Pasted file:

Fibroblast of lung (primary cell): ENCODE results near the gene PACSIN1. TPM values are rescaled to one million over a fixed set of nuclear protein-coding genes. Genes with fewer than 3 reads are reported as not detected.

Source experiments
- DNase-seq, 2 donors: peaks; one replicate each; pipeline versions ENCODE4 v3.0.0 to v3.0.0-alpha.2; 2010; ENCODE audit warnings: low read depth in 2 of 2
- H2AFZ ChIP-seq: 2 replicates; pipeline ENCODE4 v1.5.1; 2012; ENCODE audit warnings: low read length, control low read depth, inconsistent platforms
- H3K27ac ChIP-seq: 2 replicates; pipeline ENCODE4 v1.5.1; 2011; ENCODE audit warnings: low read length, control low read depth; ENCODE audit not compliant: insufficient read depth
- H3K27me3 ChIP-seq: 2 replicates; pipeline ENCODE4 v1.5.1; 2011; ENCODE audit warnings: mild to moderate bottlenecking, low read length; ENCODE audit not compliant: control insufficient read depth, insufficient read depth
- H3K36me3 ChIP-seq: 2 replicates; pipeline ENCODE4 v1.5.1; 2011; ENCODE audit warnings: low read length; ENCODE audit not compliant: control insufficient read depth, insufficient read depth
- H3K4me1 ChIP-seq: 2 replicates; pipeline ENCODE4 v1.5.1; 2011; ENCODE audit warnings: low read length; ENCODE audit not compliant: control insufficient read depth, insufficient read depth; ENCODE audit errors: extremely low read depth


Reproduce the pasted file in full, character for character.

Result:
Fibroblast of lung (primary cell): ENCODE results near the gene PACSIN1. TPM values are rescaled to one million over a fixed set of nuclear protein-coding genes. Genes with fewer than 3 reads are reported as not detected.

Source experiments
- DNase-seq, 2 donors: peaks; one replicate each; pipeline versions ENCODE4 v3.0.0 to v3.0.0-alpha.2; 2010; ENCODE audit warnings: low read depth in 2 of 2
- H2AFZ ChIP-seq: 2 replicates; pipeline ENCODE4 v1.5.1; 2012; ENCODE audit warnings: low read length, control low read depth, inconsistent platforms
- H3K27ac ChIP-seq: 2 replicates; pipeline ENCODE4 v1.5.1; 2011; ENCODE audit warnings: low read length, control low read depth; ENCODE audit not compliant: insufficient read depth
- H3K27me3 ChIP-seq: 2 replicates; pipeline ENCODE4 v1.5.1; 2011; ENCODE audit warnings: mild to moderate bottlenecking, low read length; ENCODE audit not compliant: control insufficient read depth, insufficient read depth
- H3K36me3 ChIP-seq: 2 replicates; pipeline ENCODE4 v1.5.1; 2011; ENCODE audit warnings: low read length; ENCODE audit not compliant: control insufficient read depth, insufficient read depth
- H3K4me1 ChIP-seq: 2 replicates; pipeline ENCODE4 v1.5.1; 2011; ENCODE audit warnings: low read length; ENCODE audit not compliant: control insufficient read depth, insufficient read depth; ENCODE audit errors: extremely low read depth